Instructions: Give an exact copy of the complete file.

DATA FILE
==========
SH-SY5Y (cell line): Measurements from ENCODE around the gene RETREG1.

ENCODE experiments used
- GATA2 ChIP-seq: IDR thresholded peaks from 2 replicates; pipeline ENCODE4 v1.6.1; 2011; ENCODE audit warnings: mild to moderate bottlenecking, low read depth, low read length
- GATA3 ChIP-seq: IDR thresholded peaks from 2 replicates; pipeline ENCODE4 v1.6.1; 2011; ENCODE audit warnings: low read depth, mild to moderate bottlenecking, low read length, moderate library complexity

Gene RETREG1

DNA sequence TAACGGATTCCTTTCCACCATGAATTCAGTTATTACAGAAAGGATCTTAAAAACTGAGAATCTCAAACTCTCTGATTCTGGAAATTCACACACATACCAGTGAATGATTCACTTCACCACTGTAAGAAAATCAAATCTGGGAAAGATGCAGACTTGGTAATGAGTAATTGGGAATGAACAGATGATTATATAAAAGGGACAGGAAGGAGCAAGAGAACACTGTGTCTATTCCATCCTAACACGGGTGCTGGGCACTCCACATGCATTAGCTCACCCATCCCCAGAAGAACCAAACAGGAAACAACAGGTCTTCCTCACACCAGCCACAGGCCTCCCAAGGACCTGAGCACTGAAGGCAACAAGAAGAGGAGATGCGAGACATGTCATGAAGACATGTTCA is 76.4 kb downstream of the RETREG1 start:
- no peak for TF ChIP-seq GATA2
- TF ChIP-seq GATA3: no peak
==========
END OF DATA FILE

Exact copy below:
SH-SY5Y (cell line): Measurements from ENCODE around the gene RETREG1.

ENCODE experiments used
- GATA2 ChIP-seq: IDR thresholded peaks from 2 replicates; pipeline ENCODE4 v1.6.1; 2011; ENCODE audit warnings: mild to moderate bottlenecking, low read depth, low read length
- GATA3 ChIP-seq: IDR thresholded peaks from 2 replicates; pipeline ENCODE4 v1.6.1; 2011; ENCODE audit warnings: low read depth, mild to moderate bottlenecking, low read length, moderate library complexity

Gene RETREG1

DNA sequence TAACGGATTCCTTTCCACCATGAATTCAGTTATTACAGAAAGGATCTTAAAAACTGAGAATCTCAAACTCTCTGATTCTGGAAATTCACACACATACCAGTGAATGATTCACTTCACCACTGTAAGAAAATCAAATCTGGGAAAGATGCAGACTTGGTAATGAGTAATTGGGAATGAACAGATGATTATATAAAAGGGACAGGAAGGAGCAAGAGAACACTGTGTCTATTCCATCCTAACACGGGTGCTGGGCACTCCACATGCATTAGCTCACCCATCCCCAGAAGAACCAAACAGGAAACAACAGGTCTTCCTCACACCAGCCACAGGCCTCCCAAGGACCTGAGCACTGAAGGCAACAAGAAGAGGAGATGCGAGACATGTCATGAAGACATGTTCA is 76.4 kb downstream of the RETREG1 start:
- no peak for TF ChIP-seq GATA2
- TF ChIP-seq GATA3: no peak